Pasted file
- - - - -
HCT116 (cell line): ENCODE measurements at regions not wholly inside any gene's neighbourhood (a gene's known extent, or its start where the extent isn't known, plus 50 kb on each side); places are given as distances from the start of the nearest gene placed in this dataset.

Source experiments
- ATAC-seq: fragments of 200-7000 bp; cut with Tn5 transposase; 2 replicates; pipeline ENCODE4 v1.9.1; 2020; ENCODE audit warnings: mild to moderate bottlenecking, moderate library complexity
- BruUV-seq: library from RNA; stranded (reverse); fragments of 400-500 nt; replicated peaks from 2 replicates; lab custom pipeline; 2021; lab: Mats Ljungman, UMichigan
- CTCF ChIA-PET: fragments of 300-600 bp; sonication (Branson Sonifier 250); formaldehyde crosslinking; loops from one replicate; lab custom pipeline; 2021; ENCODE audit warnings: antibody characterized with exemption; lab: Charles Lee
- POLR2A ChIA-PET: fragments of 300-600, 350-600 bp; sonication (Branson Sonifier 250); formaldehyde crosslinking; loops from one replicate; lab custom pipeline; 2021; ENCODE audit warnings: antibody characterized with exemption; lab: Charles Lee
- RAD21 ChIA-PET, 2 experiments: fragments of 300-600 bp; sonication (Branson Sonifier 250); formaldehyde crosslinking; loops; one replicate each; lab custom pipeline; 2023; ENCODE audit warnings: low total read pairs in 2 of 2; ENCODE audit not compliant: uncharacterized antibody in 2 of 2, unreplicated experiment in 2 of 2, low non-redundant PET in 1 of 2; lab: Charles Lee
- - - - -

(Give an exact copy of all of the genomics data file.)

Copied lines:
HCT116 (cell line): ENCODE measurements at regions not wholly inside any gene's neighbourhood (a gene's known extent, or its start where the extent isn't known, plus 50 kb on each side); places are given as distances from the start of the nearest gene placed in this dataset.

Source experiments
- ATAC-seq: fragments of 200-7000 bp; cut with Tn5 transposase; 2 replicates; pipeline ENCODE4 v1.9.1; 2020; ENCODE audit warnings: mild to moderate bottlenecking, moderate library complexity
- BruUV-seq: library from RNA; stranded (reverse); fragments of 400-500 nt; replicated peaks from 2 replicates; lab custom pipeline; 2021; lab: Mats Ljungman, UMichigan
- CTCF ChIA-PET: fragments of 300-600 bp; sonication (Branson Sonifier 250); formaldehyde crosslinking; loops from one replicate; lab custom pipeline; 2021; ENCODE audit warnings: antibody characterized with exemption; lab: Charles Lee
- POLR2A ChIA-PET: fragments of 300-600, 350-600 bp; sonication (Branson Sonifier 250); formaldehyde crosslinking; loops from one replicate; lab custom pipeline; 2021; ENCODE audit warnings: antibody characterized with exemption; lab: Charles Lee
- RAD21 ChIA-PET, 2 experiments: fragments of 300-600 bp; sonication (Branson Sonifier 250); formaldehyde crosslinking; loops; one replicate each; lab custom pipeline; 2023; ENCODE audit warnings: low total read pairs in 2 of 2; ENCODE audit not compliant: uncharacterized antibody in 2 of 2, unreplicated experiment in 2 of 2, low non-redundant PET in 1 of 2; lab: Charles Lee